Interested in Language
Hello all users!
Last time we used these wedges to lift the fwd end up, this was not so good for welding.
I just want to make sure that my understanding is right.
Does "Last time we used these wedges to lift the fwd end up, this was not so good for welding" mean the same as "When we used these wedges last time to lift the fwd end up, this was not so good for welding" and "When we last used these wedges to lift the fwd end up, this was not so good for welding"?
What is fwd? forward?
Not a teacher.
It this context, "fwd" is an abbreviated form of forward.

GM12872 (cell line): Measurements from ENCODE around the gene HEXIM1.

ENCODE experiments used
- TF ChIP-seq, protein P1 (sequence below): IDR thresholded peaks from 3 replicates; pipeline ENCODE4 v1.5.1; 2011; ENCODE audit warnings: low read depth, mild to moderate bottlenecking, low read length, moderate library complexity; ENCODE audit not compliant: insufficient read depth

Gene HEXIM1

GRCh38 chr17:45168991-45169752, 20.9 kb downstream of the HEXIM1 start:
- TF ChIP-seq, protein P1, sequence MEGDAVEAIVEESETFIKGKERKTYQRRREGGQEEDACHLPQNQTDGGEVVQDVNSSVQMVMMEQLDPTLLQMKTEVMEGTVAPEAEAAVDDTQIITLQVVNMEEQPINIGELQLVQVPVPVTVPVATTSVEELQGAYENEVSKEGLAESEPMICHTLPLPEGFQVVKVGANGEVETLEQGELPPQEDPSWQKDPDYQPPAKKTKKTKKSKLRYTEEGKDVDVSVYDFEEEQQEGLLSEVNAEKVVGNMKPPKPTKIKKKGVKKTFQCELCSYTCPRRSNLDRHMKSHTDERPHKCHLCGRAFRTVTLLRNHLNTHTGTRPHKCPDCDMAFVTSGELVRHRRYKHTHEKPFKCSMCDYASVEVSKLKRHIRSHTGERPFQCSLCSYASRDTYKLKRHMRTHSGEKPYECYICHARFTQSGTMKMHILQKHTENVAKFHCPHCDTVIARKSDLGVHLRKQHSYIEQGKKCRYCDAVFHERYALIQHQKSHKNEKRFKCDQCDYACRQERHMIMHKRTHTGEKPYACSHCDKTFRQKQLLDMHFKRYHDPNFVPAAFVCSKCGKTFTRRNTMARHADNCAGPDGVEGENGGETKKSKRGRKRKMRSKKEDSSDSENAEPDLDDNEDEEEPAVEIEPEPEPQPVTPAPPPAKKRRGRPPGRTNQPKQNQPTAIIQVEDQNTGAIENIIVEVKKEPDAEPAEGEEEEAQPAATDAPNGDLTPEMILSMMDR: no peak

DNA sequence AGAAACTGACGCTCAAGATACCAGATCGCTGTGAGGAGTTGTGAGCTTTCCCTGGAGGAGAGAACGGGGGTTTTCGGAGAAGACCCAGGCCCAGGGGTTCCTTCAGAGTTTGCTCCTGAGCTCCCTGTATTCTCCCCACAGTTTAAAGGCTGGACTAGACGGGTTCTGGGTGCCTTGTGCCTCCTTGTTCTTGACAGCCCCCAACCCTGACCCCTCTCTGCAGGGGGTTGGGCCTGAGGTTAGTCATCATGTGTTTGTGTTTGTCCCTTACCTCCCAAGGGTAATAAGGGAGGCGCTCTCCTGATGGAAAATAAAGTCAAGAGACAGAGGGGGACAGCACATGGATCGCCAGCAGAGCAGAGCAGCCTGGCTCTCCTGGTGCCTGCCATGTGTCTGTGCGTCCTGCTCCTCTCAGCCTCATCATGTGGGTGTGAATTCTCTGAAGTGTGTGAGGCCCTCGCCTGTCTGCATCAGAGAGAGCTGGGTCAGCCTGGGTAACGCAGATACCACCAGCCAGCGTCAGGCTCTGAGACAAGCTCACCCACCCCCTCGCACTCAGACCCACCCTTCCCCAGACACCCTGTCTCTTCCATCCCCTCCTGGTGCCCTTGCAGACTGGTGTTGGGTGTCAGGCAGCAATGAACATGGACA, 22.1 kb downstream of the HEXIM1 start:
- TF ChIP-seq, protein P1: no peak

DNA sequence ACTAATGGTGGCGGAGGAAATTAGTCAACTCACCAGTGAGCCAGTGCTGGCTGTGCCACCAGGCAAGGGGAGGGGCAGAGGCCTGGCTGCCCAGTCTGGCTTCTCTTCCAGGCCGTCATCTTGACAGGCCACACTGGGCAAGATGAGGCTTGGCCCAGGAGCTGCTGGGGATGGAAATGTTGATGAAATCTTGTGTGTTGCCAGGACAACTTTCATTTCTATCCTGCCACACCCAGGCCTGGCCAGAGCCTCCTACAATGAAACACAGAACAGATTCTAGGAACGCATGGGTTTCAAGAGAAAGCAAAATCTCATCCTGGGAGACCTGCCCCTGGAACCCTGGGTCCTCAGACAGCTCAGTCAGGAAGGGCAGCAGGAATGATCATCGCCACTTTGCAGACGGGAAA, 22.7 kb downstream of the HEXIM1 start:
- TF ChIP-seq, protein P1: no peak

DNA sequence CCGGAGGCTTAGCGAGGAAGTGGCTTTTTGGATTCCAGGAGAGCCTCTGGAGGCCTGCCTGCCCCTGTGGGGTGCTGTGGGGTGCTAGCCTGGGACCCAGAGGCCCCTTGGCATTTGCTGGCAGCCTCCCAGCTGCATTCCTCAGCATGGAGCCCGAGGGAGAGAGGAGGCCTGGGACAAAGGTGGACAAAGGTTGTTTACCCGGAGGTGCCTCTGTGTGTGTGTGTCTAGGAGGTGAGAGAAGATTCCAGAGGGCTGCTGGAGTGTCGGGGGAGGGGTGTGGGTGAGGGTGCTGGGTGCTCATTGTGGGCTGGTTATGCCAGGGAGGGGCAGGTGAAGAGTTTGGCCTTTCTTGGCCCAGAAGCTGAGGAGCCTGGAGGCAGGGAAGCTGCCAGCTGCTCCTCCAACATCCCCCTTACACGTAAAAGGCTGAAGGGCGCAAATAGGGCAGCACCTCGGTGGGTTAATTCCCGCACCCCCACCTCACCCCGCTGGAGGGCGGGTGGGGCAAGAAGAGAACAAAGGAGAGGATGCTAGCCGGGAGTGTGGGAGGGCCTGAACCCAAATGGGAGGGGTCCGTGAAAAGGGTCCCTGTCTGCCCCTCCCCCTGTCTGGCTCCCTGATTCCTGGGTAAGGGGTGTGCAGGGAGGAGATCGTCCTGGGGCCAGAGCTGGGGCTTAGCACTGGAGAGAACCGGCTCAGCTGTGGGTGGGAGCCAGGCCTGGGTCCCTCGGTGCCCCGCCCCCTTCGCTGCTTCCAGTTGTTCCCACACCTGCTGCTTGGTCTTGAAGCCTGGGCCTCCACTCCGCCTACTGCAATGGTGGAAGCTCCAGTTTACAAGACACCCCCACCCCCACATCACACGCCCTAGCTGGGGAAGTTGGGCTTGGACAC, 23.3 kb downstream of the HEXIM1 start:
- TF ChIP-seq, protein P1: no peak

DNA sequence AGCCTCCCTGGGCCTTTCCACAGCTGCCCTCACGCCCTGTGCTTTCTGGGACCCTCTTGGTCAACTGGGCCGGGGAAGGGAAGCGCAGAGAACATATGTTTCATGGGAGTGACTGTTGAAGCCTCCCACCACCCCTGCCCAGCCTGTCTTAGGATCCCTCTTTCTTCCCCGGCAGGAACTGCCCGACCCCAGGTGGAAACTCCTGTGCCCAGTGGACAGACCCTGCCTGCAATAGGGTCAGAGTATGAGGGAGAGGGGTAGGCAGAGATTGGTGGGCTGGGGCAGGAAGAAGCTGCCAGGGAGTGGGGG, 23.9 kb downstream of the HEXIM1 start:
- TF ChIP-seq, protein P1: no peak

I'm not a teacher of English, but I have spoken it for (almost) all of my life....
Remember - if you don't use correct capitalisation, punctuation and spacing, anything you write will be incorrect.
In automotive journals the convention is "fwd" for front wheel drive, and "4wd" for four wheel drive. But as Grumpy said, in this context "fwd" is an abbreviation of forward.
Do you call it the forward end of whatever, not the "front end"?
I thought forward is an adverb, not an adjective.
It is jargon pertaining to ships and shipping
Ordinarily front and back would be right, but given that ships are concerned, forward and aft are used instead. In the same vein left and right are replaced by port and starboard in maritime usage.
Last edited by probus; 06-Feb-2015 at 05:53.
Please be aware that I'm neither a native English speaker nor a teacher.